* If you want to use GNS you need to have DHCP as well ( we are not going to use GNS here )
1.4 fake CentOS as Redhat
Setting OS as fake REDHAT , backup this files :
/etc/issue and /etc/redhat-release
edit this files and replace the CentOS with this line
Red Hat Enterprise Linux Server release 5 (Tikanga)
also install the dummy package redhat-release dummy
can be found here as spec file and compile it,
or you can download the RPM i had compile from that spec from this site here
and last thing is running this command , for the grid install process

[[email protected]~]# echo "redhat-release-5Server-5" > /tmp/.linux_release
[[email protected]~]# chattr +i /tmp/.linux_release

2. Creating users and groups ,
we need to create 2 users one for oracle grid system
and one for the database , lets call this users grid and oracle for simplicity .
first create the users , then create the groups :

groupadd oinstall
groupadd dba
groupadd asmadmin
groupadd asmdba
groupadd asmoper
groupadd oper
useradd -g oinstall -G dba,oper,asmdba oracle
useradd -g oinstall -G dba,asmoper,asmdba,asmadmin grid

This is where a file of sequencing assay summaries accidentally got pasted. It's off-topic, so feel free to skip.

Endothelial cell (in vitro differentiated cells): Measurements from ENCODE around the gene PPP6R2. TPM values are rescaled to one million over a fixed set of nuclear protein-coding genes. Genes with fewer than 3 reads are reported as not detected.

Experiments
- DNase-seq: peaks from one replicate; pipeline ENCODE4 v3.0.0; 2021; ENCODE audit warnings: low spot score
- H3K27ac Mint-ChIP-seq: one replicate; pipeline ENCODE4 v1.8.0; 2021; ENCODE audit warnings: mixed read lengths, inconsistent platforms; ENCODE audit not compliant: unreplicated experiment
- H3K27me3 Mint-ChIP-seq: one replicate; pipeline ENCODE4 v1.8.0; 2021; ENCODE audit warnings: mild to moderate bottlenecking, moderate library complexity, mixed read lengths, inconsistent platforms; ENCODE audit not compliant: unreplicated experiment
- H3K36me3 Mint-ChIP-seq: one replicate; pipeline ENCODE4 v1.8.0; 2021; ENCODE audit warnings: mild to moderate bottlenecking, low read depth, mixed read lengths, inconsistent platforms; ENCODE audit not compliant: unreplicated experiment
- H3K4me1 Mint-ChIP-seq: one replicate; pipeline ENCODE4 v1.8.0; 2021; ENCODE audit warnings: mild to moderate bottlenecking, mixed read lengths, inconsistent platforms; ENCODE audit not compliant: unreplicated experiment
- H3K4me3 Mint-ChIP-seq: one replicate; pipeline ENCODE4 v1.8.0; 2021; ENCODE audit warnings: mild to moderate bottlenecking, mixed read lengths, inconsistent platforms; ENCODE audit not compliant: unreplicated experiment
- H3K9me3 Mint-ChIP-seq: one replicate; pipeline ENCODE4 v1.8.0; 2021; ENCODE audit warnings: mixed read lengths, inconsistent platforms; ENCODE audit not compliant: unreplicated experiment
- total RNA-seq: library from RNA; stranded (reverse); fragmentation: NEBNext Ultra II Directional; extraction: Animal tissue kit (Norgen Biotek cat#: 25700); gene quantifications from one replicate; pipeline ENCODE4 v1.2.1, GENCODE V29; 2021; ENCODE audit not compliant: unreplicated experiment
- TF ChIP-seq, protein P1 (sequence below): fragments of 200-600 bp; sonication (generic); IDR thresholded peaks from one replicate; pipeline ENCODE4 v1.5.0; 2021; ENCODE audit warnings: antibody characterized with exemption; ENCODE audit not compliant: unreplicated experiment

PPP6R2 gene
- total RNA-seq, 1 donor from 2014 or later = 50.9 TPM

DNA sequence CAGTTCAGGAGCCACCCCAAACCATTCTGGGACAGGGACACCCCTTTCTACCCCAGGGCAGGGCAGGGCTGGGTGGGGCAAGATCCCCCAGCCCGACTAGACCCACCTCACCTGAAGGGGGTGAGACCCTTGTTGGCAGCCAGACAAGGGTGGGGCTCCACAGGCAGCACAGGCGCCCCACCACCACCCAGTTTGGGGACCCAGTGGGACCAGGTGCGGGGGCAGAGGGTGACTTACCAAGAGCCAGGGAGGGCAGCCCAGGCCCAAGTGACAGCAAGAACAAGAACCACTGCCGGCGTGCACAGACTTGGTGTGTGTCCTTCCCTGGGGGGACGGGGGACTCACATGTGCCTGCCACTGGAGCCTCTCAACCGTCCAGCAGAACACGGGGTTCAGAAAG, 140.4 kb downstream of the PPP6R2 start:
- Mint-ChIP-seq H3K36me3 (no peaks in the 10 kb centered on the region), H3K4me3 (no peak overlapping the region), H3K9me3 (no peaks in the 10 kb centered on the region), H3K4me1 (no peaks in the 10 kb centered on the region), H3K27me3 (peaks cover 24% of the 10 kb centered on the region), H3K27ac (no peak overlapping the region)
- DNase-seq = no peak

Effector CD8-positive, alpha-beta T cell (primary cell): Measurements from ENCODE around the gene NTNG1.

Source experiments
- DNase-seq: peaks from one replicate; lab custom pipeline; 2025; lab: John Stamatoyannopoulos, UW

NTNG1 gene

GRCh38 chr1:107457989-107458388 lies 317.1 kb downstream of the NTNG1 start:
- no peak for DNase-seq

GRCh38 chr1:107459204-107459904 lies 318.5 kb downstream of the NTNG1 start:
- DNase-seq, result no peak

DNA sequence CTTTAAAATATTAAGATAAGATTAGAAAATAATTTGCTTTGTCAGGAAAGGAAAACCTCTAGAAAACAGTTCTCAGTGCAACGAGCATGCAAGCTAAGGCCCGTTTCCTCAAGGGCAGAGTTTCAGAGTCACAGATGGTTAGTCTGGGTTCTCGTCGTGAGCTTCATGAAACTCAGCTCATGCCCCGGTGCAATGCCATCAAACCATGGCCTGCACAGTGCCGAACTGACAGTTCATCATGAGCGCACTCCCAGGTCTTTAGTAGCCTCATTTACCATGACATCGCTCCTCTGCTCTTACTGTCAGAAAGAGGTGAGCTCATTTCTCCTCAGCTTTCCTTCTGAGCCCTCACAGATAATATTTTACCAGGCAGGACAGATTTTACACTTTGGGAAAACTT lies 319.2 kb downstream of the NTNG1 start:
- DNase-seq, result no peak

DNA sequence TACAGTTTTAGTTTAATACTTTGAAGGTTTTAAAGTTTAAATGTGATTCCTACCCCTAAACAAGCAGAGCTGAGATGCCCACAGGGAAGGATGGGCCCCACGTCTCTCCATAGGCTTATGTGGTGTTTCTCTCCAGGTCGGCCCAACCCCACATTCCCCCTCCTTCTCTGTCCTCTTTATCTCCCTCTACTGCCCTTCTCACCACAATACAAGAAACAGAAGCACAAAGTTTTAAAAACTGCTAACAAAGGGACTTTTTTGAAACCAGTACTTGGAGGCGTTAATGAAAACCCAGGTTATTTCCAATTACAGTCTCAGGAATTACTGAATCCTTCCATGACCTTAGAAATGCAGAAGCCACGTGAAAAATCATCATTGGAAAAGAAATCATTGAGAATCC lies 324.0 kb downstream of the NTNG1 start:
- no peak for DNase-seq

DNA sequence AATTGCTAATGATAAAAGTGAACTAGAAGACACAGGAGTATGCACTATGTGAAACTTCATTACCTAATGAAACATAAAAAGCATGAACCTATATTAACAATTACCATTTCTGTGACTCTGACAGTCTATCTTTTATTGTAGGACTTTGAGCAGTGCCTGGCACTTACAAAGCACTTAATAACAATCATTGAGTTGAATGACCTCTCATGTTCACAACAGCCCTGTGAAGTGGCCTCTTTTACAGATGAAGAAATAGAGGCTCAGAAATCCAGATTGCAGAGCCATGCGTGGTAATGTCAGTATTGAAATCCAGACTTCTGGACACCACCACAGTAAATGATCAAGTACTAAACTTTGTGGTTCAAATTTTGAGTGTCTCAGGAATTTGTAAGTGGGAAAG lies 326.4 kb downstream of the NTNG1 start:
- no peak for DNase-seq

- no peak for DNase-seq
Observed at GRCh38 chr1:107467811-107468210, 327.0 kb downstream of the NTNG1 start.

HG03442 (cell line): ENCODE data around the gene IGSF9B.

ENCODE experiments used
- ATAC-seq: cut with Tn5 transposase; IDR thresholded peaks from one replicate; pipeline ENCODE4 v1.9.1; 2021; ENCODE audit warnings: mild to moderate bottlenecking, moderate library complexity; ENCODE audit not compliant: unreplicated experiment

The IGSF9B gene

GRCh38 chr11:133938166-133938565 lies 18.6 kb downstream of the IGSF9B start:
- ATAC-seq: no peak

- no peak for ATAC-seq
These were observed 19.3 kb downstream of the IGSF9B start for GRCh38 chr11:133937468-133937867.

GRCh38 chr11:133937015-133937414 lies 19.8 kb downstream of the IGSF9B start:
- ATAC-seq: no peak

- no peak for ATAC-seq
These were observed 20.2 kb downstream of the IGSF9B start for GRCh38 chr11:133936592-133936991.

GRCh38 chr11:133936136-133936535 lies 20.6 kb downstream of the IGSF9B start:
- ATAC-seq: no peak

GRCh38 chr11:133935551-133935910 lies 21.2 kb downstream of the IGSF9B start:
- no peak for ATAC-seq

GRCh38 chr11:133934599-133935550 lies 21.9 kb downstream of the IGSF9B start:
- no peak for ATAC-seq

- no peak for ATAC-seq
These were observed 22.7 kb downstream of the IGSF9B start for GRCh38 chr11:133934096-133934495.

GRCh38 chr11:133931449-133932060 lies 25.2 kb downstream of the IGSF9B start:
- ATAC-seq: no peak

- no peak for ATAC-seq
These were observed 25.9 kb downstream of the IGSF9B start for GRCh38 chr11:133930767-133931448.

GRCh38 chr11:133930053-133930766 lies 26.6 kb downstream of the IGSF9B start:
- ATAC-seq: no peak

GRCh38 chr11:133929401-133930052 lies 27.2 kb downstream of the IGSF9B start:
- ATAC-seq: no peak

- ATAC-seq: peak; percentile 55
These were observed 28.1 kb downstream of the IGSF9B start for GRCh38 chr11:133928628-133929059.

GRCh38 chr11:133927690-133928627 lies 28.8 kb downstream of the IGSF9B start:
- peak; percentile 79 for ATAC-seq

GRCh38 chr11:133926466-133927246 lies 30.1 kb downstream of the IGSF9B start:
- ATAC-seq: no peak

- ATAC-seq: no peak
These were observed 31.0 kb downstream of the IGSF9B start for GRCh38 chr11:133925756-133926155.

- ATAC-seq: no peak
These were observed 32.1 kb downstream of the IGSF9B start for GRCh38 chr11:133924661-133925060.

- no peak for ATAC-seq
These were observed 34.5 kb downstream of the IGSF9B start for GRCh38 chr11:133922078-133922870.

2.1 setting ssh connections between all nodes with no password
all nodes must be free access via ssh from the install server , for that we need to create ssh keys
for both grid and oracle user , by running ssh-keygen and copying the certificates between all nodes
as append to the file ~/.ssh/authorized_keys
2.2 Setting up limits for oracle and grid users .
by default CentOS have a open file limit of 1024 and process ,
this limit will not do for oracle .
setting limits is done by editing the file /etc/security/limits.conf .
oracle and grid users should have unlimited processes and open files

grid soft nproc 2047
grid hard nproc 16384
grid soft nofile 1024
grid hard nofile 65536
oracle soft nproc 2047
oracle hard nproc 16384
oracle soft nofile 1024
oracle hard nofile 65536

3. Download and install ASMlib can be found at
select the corrent kernel version
in our case
3.1 after installing ASM we need to configure and create our ASM partitions ,
make sure you choose the correct user and group for ASM

[[email protected]~]# /etc/init.d/oracleasm configure